Flip Video Failure

The use of video in PR and journalism is booming. Flip, a brand of video cameras, are inexpensive, easy to use and becoming one of the most popular journalistic tools.

There are a lot of things that need to go into consideration when filming video for any sort of public use. PRWeek has broken pretty much every single video rule possible, as seen in the below video.

There are so many things wrong with this, I don’t know where to start. So, I guess we will just jump right in…

First, panning. No. Not okay. The panning in this video is too fast and shaky. I can’t make anything out. Plus, whilst panning, sound can be heard from the person, well, panning. How can PRWeek remedy its problem? By never panning. Ever.

Overall, this video is just not visually appealing. We have already covered the sin of panning. But people are missing body parts. Heads, arms, legs are being cut out of the video because the, dare  I call them, videographer didn’t take time to frame and compose their shot. Even when it comes to the interviews of individuals, foreheads are missing. This is not okay.

The person taking the video needed to take a step back, look at the Flip camera and be conscious of what the video they are taking looks like.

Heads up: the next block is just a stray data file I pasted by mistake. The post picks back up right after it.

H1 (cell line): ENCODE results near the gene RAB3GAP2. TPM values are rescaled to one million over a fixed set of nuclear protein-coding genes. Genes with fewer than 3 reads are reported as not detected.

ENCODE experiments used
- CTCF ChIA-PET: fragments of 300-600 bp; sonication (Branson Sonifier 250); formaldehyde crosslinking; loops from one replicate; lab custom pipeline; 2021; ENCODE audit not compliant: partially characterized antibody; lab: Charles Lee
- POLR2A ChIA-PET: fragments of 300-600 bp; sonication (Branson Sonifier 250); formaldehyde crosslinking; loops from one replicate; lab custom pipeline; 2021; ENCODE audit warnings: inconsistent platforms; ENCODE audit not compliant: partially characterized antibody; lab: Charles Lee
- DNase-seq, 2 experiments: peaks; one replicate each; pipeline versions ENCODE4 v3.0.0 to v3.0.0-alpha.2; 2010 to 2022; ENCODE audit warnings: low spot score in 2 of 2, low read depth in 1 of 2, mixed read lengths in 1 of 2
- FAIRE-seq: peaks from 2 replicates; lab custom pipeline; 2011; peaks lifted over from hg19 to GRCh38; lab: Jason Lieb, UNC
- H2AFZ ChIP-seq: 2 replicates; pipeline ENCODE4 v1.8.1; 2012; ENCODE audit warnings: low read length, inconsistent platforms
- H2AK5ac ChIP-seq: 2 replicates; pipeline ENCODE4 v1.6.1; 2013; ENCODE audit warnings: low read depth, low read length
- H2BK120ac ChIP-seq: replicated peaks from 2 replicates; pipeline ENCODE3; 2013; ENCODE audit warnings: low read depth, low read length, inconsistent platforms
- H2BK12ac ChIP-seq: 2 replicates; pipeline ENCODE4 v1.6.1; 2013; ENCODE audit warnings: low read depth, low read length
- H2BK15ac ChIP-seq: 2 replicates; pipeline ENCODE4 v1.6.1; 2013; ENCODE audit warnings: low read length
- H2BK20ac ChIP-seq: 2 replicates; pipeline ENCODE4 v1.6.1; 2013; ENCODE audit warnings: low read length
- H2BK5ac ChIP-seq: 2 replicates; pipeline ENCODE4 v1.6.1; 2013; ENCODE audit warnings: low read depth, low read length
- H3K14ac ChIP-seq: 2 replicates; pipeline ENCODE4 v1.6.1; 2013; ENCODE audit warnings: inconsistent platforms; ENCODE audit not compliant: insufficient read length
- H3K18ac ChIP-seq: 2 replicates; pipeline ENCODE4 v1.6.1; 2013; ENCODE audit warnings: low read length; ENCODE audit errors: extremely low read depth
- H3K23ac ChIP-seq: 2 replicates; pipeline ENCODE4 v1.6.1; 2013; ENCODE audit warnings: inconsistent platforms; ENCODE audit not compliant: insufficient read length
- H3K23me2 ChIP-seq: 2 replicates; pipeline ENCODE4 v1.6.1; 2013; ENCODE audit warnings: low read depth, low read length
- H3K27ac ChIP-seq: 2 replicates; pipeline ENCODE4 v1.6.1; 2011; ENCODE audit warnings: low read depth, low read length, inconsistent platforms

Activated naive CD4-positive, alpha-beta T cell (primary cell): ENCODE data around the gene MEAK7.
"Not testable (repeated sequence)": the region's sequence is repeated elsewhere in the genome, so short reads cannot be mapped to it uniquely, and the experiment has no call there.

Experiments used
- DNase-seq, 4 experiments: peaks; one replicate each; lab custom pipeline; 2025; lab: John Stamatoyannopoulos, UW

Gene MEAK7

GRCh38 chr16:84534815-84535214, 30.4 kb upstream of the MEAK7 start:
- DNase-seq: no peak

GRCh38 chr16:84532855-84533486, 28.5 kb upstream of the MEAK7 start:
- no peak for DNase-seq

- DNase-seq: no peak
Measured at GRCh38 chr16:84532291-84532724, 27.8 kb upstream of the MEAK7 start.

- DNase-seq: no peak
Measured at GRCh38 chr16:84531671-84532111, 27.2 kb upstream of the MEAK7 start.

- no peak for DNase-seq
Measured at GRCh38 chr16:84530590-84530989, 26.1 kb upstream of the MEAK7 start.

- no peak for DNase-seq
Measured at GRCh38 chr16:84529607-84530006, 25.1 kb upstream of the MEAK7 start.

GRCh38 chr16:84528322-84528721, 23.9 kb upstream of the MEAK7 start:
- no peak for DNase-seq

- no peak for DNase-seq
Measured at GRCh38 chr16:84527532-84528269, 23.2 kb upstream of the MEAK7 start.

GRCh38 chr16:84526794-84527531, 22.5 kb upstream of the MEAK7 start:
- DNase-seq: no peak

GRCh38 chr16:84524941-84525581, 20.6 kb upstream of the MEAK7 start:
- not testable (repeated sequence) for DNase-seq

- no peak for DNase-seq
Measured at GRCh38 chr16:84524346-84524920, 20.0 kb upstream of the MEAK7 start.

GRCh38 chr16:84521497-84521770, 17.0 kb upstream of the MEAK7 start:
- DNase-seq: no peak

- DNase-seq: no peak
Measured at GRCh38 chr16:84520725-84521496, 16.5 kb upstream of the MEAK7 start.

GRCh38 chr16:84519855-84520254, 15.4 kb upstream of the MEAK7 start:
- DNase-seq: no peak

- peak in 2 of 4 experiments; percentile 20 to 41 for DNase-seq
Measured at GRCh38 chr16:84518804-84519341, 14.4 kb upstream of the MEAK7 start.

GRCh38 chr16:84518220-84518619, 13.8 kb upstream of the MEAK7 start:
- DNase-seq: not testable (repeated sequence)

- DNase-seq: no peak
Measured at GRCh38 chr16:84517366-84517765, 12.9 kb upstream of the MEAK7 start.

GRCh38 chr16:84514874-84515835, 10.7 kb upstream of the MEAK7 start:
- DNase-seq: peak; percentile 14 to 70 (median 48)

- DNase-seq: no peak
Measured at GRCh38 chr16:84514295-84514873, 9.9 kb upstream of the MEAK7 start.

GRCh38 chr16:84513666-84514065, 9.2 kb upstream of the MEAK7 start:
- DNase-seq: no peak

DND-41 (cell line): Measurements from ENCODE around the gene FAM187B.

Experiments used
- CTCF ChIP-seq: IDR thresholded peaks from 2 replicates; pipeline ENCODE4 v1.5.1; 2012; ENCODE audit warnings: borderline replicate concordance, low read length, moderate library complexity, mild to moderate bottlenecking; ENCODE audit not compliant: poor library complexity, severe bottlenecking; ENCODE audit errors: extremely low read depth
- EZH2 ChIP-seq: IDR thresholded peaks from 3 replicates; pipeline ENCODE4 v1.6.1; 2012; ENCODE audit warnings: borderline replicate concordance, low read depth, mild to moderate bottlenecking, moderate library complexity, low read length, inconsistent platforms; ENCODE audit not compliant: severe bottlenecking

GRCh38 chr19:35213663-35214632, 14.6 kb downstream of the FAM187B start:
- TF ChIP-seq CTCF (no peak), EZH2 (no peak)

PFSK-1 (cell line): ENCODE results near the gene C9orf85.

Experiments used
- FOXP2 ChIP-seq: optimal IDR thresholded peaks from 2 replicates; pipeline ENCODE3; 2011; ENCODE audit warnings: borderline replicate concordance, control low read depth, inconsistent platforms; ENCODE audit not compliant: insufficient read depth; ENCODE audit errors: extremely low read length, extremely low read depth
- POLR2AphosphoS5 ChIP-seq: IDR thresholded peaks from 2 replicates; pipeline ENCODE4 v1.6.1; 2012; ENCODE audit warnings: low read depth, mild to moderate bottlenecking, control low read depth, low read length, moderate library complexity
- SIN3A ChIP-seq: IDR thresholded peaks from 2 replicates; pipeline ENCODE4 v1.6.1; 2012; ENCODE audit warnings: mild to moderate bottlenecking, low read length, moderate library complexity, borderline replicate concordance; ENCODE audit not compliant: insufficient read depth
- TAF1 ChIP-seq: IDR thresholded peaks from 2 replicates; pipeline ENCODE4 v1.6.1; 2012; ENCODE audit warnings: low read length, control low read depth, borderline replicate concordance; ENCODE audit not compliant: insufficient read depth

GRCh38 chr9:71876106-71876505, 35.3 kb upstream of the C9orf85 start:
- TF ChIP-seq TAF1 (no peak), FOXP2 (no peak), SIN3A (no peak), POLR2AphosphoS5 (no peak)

Yet more crimes have been committed. This one in particular is the audio. Terrible, terrible audio.  The background music was okay, but when it last for a full 1:19, it gets excessive.

Then we move into the interviews. For starters, the people being interviewed can’t be heard. All I see is their mouths moving and some nodding overlaid with the noise of a large crowd. What’s the point of doing an interview if they can’t be heard.

Interviews should have been done in a quieter place, or an external microphone should have been used to adequately capture the audio of the interview. A simple fix, but if not done, can have dire consequences to for your video.


To add to the interview, the person doing the interview should not be heard. Just a quick soundbite would be fine from the person, but you really don’t need to include the ENTIRE Q&A session. The rest of the interview not used in the video can easily be used as quotes in an accompanying story.

Remember, when taking video, to get a variety of shots. You should get a few wide, medium and close-up shots. Also, for every interview, you should get about two-20 second B-roll clips.

Length is also a major issue for the PRWeek video. Nearly six minutes? I will have lost interest already. Aim for a max of two minutes…and keep it interesting.

What are some of your thoughts on this video and how it can be improved? Comment below:

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